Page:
|UNITED STATES OF AMERICA,||
Before SEYMOUR, LUCERO, and O'BRIEN, Circuit Judges.
After examining appellant's brief and the appellate record, this panel unanimously determines that oral argument would not materially assist the determination of this appeal. See Fed. R. App. P. 34(a)(2) and 10th Cir. R. 34.1(G). The case is therefore submitted without oral argument.
Christopher Ellis, a federal prisoner proceeding pro se,(1) requests a certificate of appealability (COA) to challenge the district court's dismissal of his 28 U.S.C. § 2255 habeas petition claiming ineffective assistance of counsel at his plea negotiation and sentencing. Ellis was indicted on seven drug-related counts. On October 9, 2002, he entered into a plea agreement where, inter alia, he pled guilty to count one of a superseding information, the manufacture of methamphetamine, in exchange for the government's motion to dismiss the remainder of the charges. The plea agreement also contained a waiver of his right to appeal, both directly and collaterally, unless: 1) the district court departed upward from the sentencing guideline range; or 2) the appeal was based on a subsequent change in Tenth Circuit or Supreme Court case law that is "held by the Tenth Circuit or Supreme Court to have retroactive effect." (R. Doc. 33 at 5) At sentencing, over the objections of Ellis' counsel, the district court concluded his relevant conduct warranted a corrected quantity of drugs and a six-point enhancement based on its finding that Ellis's offense involved substantial risk of harm to the life of a minor. U.S.S.G. 2D1.1(b)(5)(C)(2003).(2) The district court sentenced Ellis to 292 months imprisonment to be followed by a five-year term of supervised release.
Ellis did not file a direct appeal. Instead, he filed a pro se motion to vacate, set aside or correct his sentence pursuant to 28 U.S.C. 2255, claiming ineffective assistance of counsel. The district court dismissed Ellis's motion, concluding he waived his appellate claims by accepting the plea agreement. Ellis then filed a notice of appeal, a motion for a COA and a motion to proceed ifp. The district court granted Ellis' motion to proceed ifp, but denied his request for a COA. Ellis then filed a motion for COA with this Court.
When "a district court denies a habeas petition on procedural grounds, without reaching the prisoner's underlying constitutional claim, a COA should issue when the prisoner shows, at least, that jurists of reason would find it debatable whether the petition states a valid claim of the denial of a constitutional right and that jurists of reason would find it debatable whether the district court was correct in its procedural ruling." Slack v. McDaniel, 529 U.S. 473, 484, 120 S.Ct. 1595 (2000).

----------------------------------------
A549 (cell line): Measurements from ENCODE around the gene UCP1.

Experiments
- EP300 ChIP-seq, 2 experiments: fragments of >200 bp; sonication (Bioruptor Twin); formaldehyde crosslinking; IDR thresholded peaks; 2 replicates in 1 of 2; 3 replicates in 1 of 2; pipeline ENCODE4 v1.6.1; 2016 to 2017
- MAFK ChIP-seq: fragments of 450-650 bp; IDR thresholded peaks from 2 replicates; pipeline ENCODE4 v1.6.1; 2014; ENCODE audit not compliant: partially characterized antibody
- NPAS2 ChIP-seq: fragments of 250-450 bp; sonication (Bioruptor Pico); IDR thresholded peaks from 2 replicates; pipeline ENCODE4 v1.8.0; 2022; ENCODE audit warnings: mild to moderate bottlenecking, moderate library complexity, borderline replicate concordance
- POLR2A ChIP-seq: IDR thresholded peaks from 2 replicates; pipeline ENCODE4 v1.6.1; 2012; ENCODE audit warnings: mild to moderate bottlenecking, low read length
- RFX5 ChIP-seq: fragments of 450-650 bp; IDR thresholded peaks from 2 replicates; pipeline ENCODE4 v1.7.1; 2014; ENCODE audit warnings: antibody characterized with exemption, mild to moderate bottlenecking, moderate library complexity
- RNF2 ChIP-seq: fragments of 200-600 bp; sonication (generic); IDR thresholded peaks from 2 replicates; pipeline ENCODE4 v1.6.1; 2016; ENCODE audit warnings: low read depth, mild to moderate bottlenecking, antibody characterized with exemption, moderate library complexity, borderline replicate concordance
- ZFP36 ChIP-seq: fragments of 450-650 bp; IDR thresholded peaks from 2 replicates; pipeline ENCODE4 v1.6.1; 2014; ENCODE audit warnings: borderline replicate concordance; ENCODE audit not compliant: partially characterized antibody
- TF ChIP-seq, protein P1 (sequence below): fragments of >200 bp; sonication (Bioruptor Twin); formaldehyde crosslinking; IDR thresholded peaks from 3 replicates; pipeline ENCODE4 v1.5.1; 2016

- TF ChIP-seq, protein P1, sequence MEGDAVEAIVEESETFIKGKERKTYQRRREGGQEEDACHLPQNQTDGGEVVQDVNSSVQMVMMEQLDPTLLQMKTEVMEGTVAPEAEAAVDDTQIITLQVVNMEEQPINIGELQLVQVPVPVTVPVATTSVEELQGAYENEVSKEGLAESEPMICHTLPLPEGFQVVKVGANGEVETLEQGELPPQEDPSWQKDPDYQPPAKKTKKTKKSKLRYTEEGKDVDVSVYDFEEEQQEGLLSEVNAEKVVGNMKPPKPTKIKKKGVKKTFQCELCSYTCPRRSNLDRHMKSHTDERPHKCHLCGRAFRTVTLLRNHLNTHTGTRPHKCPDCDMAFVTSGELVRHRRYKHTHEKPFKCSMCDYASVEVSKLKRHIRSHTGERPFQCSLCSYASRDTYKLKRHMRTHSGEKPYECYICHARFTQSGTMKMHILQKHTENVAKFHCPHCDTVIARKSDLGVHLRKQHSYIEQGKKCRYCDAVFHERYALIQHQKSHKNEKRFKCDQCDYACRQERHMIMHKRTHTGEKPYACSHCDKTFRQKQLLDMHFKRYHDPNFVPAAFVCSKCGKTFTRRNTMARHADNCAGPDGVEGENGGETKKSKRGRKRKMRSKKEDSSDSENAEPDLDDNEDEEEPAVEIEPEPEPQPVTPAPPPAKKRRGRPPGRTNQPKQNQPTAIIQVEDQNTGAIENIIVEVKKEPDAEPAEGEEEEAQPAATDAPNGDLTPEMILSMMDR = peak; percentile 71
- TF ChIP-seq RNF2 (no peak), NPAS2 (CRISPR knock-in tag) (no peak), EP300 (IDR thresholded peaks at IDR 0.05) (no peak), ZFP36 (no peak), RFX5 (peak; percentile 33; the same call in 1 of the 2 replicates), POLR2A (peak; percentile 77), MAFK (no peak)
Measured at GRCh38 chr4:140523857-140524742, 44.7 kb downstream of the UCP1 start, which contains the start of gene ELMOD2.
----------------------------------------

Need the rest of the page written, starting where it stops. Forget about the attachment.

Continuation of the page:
"[I]n reviewing appeals brought after a defendant has entered into an appeal waiver, [we] determine: (1) whether the disputed appeal falls within the scope of the waiver of appellate rights; (2) whether the defendant knowingly and voluntarily waived his appellate rights; and (3) whether enforcing the waiver would result in a miscarriage of justice . . . ." United States v. Hahn, 359 F.3d 1315, 1325 (10th Cir. 2004). Ellis contends his ineffective assistance claims were not waived for three reasons. First, he alleges his plea was not knowing and voluntary due to his counsel's ineffective assistance. Second, he contends his claim is based on retroactive changes in the law as reflected in Blakely v. Washington, __U.S.__, 124 S.Ct. 2531, (2004), decided subsequent to his plea and therefore not within the scope of the waiver. Finally, he argues that the enforcement of the waiver would result in a miscarriage of justice. We address each of these arguments in turn.
A. Validity of Plea
Collateral attacks based on ineffective assistance of counsel claims are waived unless the petition challenges the validity or voluntariness of the plea or waiver. United States v. Cockerham, 237 F.3d 1179, 1187 (10th Cir. 2001). In support of his §2255 motion, Ellis argued his plea of guilty and the plea agreement were not valid because counsel told him he could expect a sentence of approximately 70 to 87 months and never discussed the meaning of the waiver. (R. Doc. 62 at 6-8.) The district court rejected this argument on two bases. First, Ellis did not allege his counsel represented an estimated sentence that was pursuant to a promise or agreement with the prosecutor. Rather, counsel's statement regarding the length of his expected sentence was merely a prediction insufficient to render the plea involuntary. Fields v. Gibson, 277 F.3d 1203, 1214 (10th Cir. 2002) ("'An erroneous sentence estimate by defense counsel does not render a plea involuntary . . . . And a defendant's erroneous expectation, based on his attorney's erroneous estimate, likewise does not render a plea involuntary.'") (quoting Wellnitz v. Page, 420 F.2d 935, 936-37 (10th Cir.1970)) (internal citations omitted). Second, based on the extensive colloquy between Ellis and the court at the time of his plea, the district court determined he could not credibly argue he did not understand the plain terms of the agreement. Because the remainder of Ellis's ineffective assistance claims related to counsel's conduct after the plea agreement was entered, the district court determined these claims could not affect the validity of the agreement itself.